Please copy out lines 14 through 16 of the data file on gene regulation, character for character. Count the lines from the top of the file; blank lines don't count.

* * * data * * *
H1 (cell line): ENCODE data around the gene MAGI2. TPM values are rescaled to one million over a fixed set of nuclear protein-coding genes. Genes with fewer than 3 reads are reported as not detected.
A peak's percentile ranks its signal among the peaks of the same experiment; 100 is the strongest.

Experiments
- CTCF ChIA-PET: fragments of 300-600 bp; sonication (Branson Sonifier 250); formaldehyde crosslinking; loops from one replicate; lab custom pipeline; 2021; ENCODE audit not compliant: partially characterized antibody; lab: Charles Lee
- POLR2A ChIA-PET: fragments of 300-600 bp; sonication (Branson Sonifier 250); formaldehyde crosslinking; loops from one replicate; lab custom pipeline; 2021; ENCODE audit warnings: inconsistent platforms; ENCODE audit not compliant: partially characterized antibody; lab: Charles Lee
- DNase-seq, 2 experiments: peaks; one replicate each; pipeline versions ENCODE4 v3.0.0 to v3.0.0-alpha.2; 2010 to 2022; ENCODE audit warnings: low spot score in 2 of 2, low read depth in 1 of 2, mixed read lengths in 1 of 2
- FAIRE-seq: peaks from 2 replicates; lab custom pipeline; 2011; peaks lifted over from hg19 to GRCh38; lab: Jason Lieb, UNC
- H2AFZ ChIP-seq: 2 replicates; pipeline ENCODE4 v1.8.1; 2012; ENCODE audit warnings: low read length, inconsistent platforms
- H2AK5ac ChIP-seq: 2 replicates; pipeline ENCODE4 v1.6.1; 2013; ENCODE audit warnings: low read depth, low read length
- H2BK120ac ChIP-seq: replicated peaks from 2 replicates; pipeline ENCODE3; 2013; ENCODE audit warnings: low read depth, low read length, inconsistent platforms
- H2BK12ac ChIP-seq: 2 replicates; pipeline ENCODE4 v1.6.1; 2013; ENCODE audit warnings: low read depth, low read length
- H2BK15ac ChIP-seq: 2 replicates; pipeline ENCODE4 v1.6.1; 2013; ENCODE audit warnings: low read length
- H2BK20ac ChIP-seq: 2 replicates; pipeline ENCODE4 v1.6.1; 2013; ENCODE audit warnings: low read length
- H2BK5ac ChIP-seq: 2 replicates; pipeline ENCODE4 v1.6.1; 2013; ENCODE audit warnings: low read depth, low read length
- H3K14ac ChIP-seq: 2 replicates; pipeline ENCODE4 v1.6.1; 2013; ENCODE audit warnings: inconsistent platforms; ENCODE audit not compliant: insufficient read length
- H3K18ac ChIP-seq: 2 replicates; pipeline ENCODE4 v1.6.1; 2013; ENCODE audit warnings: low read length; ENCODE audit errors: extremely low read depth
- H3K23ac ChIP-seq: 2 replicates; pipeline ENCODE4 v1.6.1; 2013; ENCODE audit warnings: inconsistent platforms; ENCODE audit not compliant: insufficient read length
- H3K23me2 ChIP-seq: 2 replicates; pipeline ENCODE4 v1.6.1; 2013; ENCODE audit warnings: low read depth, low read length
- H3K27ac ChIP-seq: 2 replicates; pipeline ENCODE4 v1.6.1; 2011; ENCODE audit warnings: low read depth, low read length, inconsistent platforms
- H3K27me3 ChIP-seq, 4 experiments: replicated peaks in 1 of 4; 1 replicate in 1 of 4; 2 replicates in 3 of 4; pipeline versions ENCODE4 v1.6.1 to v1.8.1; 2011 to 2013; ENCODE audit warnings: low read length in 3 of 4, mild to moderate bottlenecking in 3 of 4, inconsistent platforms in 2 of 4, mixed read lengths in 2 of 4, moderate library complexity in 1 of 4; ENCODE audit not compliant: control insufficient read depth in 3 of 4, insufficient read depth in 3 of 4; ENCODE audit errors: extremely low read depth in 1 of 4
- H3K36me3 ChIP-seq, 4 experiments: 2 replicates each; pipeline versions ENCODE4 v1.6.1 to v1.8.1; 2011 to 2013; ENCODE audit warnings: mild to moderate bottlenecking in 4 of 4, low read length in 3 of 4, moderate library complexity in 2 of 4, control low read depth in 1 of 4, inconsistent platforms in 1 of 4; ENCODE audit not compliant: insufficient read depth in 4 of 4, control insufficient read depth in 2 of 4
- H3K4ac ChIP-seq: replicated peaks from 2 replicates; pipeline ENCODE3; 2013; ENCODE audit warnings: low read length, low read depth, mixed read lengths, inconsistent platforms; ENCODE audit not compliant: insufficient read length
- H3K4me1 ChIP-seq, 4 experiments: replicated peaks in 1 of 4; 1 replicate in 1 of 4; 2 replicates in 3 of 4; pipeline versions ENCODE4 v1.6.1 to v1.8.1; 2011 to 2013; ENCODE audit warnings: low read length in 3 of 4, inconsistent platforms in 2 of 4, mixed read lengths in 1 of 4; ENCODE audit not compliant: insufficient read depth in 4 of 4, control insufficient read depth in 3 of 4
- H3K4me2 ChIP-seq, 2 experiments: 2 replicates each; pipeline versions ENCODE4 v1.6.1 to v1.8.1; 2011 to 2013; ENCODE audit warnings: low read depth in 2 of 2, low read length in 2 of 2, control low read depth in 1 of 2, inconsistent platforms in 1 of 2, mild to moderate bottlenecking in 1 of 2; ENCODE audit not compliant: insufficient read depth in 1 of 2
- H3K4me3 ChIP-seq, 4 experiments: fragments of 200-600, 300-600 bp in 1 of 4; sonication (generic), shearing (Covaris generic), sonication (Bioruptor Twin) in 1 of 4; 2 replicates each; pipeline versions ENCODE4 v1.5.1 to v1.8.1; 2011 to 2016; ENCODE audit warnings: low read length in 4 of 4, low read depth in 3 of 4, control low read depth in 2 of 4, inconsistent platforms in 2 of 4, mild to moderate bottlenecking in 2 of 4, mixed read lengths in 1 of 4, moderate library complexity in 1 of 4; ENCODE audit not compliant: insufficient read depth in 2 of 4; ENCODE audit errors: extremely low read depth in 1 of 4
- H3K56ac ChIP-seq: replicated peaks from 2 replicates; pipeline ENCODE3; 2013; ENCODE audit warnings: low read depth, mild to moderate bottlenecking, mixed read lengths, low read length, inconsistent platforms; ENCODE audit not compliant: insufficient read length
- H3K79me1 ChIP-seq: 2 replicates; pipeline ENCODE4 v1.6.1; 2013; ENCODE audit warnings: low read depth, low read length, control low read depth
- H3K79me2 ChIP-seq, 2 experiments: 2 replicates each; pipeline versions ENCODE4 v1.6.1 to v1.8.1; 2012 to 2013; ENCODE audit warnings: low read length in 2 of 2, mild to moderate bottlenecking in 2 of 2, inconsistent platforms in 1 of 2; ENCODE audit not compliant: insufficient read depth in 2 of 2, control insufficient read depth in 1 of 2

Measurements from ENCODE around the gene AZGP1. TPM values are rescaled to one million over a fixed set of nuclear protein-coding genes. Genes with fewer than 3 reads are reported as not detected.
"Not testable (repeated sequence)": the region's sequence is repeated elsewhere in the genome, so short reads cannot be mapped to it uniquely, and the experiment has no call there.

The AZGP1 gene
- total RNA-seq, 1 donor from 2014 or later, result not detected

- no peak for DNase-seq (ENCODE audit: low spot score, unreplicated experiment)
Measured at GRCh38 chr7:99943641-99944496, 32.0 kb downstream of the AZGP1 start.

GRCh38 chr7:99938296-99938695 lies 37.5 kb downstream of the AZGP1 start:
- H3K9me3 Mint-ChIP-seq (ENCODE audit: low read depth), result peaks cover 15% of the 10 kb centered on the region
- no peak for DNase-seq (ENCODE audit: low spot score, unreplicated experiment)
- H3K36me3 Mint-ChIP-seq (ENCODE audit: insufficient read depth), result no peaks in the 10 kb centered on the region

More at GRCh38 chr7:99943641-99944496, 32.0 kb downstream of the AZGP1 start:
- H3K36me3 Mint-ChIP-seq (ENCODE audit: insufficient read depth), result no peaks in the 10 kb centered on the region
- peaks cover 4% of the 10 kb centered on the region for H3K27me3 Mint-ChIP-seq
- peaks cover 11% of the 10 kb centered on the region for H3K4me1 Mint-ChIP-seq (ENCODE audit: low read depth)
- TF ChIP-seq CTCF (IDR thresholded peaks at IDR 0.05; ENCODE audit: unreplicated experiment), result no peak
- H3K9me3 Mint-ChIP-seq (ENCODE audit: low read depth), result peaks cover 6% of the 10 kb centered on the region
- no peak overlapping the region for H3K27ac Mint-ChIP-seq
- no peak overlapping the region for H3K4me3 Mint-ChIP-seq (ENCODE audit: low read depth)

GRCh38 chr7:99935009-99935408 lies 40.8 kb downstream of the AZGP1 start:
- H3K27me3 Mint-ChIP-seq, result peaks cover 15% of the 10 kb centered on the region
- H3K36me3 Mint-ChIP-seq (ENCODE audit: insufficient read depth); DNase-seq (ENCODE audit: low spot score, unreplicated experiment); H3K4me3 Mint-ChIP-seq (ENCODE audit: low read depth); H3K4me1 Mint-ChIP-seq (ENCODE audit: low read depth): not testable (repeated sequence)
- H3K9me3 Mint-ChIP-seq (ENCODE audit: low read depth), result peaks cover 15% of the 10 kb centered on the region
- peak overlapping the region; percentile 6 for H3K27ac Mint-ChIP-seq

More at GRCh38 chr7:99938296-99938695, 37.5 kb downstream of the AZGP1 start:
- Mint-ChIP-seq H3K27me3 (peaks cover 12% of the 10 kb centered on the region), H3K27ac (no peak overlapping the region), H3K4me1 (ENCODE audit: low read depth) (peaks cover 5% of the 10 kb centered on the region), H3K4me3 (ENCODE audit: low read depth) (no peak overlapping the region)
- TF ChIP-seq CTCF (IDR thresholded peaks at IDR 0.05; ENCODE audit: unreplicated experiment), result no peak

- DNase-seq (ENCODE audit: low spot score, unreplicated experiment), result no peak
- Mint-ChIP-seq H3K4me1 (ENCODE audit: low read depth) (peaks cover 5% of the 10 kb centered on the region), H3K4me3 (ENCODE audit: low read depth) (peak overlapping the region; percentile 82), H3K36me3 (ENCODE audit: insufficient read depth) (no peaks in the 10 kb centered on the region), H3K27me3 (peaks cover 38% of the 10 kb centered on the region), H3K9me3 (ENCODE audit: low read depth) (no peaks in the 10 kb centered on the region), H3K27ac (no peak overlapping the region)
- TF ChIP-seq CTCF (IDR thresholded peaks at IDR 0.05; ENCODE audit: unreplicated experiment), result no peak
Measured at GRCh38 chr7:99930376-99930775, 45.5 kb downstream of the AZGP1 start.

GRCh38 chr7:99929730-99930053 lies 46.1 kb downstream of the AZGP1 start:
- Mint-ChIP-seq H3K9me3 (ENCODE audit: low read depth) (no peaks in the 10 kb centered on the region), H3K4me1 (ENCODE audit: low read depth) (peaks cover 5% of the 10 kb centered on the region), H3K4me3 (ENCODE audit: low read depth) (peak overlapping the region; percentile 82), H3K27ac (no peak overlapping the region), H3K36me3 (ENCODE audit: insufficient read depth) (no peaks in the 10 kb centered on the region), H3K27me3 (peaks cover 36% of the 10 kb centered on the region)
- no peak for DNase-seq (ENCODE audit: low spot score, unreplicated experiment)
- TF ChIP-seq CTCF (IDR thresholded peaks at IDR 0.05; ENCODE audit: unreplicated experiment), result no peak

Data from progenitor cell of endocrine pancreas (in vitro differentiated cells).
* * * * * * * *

- H2BK5ac ChIP-seq: 2 replicates; pipeline ENCODE4 v1.6.1; 2013; ENCODE audit warnings: low read depth, low read length
- H3K14ac ChIP-seq: 2 replicates; pipeline ENCODE4 v1.6.1; 2013; ENCODE audit warnings: inconsistent platforms; ENCODE audit not compliant: insufficient read length
- H3K18ac ChIP-seq: 2 replicates; pipeline ENCODE4 v1.6.1; 2013; ENCODE audit warnings: low read length; ENCODE audit errors: extremely low read depth